Perez’s friend and fellow LI alum Alfonso Millan graduated the same year with a degree in mechanical engineering.  “Something like this, I would have never imagined it when I was going to school here,” said Millan, now working as a mechanical engineer in San Jose. “There’s still a struggle – but it seems like for the first time, you can focus on being a student.”

Dream, On.

Alumni Photo: Terry Wimmer
Former UCSB director of admissions Bill Villa, '69 speaks on UCSB’s recognition as a Hispanic-Serving Institute

Like the congressman and the astronaut, Millan is also the son of migrant workers. On campus, Millan turned to another support group for underrepresented students: IDEAS (Improving Dreams Equality Access and Success), an organization for undocumented students.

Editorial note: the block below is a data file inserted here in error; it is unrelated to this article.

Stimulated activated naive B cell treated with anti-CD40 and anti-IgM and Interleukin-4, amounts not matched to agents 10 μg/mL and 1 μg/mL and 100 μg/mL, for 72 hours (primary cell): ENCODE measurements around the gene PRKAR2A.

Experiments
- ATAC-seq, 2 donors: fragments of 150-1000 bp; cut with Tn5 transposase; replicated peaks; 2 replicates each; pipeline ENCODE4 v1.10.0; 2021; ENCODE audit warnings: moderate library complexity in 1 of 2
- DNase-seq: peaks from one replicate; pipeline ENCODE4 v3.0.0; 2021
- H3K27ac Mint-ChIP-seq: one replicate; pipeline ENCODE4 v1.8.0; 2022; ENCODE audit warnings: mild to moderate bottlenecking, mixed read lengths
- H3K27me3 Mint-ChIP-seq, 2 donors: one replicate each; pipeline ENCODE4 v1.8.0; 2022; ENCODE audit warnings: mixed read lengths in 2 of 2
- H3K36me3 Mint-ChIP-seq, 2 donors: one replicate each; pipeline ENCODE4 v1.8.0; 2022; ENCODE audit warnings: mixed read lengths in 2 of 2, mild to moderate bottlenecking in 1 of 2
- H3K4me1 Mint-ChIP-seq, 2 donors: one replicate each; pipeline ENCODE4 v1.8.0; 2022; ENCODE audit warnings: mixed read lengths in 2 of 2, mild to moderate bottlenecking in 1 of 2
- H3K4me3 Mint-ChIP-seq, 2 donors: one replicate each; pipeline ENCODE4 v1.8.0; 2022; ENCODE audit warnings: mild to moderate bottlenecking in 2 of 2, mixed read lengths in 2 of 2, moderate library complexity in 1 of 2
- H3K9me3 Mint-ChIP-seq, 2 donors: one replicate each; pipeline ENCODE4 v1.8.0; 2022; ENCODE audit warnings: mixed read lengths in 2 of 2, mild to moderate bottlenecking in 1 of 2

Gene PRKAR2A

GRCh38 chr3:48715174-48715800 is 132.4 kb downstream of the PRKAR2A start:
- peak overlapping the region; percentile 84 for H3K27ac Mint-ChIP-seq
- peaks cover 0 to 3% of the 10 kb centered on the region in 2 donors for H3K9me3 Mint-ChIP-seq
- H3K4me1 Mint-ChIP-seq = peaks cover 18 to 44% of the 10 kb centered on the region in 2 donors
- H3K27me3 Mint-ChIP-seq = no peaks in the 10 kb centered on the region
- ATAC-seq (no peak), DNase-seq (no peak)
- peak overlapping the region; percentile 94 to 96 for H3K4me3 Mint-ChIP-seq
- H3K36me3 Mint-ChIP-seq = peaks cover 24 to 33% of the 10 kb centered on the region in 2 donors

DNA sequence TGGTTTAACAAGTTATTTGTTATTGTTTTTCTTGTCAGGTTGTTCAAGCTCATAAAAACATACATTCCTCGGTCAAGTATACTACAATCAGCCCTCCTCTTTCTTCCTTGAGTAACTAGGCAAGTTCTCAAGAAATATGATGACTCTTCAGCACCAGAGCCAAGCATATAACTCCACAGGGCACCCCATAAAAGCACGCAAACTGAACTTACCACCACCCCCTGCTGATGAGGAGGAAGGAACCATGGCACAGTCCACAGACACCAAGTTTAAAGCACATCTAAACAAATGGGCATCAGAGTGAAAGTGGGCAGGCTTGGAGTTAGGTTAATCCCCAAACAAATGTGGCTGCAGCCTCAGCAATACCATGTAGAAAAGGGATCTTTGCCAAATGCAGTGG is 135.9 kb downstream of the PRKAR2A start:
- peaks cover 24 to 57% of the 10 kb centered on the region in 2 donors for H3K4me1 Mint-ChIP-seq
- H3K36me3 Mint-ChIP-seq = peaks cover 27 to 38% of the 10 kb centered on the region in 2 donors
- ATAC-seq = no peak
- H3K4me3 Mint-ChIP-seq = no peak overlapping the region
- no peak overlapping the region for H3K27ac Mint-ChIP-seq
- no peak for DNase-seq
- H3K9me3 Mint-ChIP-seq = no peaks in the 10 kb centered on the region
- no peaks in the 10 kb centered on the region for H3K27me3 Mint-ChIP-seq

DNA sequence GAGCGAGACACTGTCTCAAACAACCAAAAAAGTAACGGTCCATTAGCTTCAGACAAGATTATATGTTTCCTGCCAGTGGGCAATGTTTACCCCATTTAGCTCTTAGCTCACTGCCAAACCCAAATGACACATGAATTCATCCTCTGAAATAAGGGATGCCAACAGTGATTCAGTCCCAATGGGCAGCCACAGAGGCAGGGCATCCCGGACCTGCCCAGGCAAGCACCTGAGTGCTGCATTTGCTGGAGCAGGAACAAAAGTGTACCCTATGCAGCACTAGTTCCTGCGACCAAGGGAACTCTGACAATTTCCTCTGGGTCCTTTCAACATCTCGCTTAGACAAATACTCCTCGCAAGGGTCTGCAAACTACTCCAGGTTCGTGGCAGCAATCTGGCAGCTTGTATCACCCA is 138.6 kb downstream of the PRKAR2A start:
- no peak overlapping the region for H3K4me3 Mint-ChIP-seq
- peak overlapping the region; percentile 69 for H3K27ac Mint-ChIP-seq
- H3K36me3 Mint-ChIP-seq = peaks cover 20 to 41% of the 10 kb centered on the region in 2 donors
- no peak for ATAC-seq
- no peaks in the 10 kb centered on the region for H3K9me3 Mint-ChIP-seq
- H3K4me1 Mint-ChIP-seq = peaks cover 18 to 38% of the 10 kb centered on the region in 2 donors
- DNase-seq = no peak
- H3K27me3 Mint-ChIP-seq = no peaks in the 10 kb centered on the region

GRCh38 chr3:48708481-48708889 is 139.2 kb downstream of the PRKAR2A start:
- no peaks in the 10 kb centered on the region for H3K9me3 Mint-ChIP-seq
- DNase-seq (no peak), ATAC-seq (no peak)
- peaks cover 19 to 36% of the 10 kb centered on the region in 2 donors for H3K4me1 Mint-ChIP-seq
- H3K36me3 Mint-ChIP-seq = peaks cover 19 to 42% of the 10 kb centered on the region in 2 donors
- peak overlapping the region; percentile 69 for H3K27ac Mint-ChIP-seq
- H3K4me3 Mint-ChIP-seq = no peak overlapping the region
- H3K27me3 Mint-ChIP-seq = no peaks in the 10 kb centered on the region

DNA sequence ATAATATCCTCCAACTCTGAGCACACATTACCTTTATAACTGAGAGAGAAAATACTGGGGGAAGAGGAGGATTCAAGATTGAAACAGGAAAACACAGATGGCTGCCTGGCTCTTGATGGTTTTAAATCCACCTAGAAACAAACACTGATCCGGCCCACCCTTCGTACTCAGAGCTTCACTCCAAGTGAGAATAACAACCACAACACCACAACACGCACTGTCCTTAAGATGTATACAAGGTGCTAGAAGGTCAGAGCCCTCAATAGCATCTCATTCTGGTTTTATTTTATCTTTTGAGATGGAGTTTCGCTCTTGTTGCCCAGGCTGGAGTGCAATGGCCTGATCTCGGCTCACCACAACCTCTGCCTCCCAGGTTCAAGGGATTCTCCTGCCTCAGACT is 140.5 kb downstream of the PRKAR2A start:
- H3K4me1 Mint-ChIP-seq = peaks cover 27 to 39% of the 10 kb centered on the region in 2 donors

IDEAS was founded by Laura Flores, who graduated with a global studies degree in 2010. She was one of the first students who championed the Dream Scholarship Fund established in 2013. “It’s nice to back to a space that is more welcoming to undocumented students like myself,” she said. “When I started at UCSB there was no financial aid for undocumented students and essentially there wasn’t a lot of support. It’s refreshing to see that the work that I have done on campus has made an impact in this community. I’m glad I stuck through it.”